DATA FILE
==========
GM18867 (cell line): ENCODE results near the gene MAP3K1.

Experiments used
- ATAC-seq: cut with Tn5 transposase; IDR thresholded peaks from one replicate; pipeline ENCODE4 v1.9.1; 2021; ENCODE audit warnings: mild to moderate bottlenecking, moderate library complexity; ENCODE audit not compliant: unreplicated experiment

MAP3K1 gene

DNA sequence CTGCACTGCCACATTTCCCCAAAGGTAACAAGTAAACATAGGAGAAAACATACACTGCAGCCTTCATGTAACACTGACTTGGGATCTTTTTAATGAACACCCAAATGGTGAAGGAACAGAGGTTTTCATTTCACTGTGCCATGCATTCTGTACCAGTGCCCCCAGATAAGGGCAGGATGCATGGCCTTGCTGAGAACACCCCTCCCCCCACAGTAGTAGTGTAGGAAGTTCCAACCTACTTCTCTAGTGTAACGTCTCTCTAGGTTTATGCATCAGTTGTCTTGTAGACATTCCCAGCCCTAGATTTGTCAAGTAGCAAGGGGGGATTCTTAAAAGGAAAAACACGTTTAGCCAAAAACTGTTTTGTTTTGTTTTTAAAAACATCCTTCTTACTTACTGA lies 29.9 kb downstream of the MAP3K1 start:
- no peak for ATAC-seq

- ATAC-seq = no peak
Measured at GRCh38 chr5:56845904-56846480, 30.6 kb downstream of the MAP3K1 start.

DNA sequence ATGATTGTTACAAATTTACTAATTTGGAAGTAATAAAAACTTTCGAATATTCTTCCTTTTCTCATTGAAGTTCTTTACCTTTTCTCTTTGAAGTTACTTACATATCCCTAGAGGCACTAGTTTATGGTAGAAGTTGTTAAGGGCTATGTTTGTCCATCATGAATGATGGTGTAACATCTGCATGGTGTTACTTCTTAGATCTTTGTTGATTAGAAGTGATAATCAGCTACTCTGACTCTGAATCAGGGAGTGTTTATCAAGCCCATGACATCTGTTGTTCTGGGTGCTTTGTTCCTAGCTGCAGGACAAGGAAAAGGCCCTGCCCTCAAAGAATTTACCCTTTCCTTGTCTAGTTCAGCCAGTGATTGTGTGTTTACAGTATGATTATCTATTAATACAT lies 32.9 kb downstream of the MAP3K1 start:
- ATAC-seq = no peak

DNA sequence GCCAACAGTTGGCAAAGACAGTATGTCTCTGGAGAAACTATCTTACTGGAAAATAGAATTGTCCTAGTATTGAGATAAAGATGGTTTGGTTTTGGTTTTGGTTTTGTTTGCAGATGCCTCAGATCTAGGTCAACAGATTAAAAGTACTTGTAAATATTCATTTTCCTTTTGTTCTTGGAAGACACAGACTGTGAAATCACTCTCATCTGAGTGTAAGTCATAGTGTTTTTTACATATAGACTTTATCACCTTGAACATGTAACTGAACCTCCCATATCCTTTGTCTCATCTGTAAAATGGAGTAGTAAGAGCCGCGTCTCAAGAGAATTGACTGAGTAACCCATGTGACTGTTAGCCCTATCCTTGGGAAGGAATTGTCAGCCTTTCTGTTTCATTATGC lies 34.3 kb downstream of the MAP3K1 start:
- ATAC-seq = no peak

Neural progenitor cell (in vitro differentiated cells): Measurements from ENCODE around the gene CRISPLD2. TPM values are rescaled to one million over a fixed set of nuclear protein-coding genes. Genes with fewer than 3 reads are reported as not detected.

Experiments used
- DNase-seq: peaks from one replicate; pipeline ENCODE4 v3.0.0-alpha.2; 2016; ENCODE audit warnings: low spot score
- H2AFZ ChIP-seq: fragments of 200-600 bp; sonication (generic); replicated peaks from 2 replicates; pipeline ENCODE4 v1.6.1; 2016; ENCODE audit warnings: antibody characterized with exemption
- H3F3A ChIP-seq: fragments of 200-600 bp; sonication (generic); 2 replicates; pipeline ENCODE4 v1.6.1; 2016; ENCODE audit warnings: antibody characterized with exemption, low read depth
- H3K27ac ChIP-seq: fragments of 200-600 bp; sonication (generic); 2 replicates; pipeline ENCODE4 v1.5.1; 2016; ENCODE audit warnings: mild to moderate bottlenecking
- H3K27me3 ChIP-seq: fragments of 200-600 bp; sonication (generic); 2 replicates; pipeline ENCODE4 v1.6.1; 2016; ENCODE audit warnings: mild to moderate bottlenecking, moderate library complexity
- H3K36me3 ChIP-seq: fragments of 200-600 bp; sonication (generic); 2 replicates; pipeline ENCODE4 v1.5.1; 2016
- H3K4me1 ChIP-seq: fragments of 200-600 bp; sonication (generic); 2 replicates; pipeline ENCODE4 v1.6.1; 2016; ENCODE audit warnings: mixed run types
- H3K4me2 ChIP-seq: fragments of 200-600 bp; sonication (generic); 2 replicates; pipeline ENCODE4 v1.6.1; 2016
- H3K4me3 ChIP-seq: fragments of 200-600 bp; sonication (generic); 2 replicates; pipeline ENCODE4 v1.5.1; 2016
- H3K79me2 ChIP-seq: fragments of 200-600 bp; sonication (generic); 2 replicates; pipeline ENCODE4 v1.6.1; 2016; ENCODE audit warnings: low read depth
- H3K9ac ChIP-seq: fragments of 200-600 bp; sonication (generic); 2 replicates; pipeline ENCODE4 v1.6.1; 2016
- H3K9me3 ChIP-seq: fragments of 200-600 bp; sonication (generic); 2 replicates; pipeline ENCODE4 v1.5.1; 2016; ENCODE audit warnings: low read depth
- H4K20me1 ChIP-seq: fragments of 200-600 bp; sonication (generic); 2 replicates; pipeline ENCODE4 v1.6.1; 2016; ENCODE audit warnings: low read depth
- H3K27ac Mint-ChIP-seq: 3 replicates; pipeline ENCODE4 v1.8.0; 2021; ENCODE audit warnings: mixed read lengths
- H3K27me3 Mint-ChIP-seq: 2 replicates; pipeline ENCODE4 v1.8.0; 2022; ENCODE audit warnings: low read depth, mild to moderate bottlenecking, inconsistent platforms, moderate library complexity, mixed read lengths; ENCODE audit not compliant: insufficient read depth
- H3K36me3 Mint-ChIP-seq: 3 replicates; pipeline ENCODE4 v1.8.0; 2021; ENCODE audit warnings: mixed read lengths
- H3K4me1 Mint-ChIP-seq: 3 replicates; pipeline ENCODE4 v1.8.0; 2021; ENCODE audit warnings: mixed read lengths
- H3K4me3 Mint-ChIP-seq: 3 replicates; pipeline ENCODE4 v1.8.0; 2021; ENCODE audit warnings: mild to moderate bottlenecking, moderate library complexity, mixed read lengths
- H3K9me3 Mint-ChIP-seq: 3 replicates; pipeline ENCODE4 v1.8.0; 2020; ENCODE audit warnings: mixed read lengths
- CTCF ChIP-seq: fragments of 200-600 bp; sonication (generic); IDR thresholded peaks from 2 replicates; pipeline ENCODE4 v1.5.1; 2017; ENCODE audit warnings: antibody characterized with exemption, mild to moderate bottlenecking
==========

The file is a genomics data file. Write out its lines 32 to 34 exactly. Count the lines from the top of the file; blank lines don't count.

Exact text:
- H3K4me3 Mint-ChIP-seq: 3 replicates; pipeline ENCODE4 v1.8.0; 2021; ENCODE audit warnings: mild to moderate bottlenecking, moderate library complexity, mixed read lengths
- H3K9me3 Mint-ChIP-seq: 3 replicates; pipeline ENCODE4 v1.8.0; 2020; ENCODE audit warnings: mixed read lengths
- CTCF ChIP-seq: fragments of 200-600 bp; sonication (generic); IDR thresholded peaks from 2 replicates; pipeline ENCODE4 v1.5.1; 2017; ENCODE audit warnings: antibody characterized with exemption, mild to moderate bottlenecking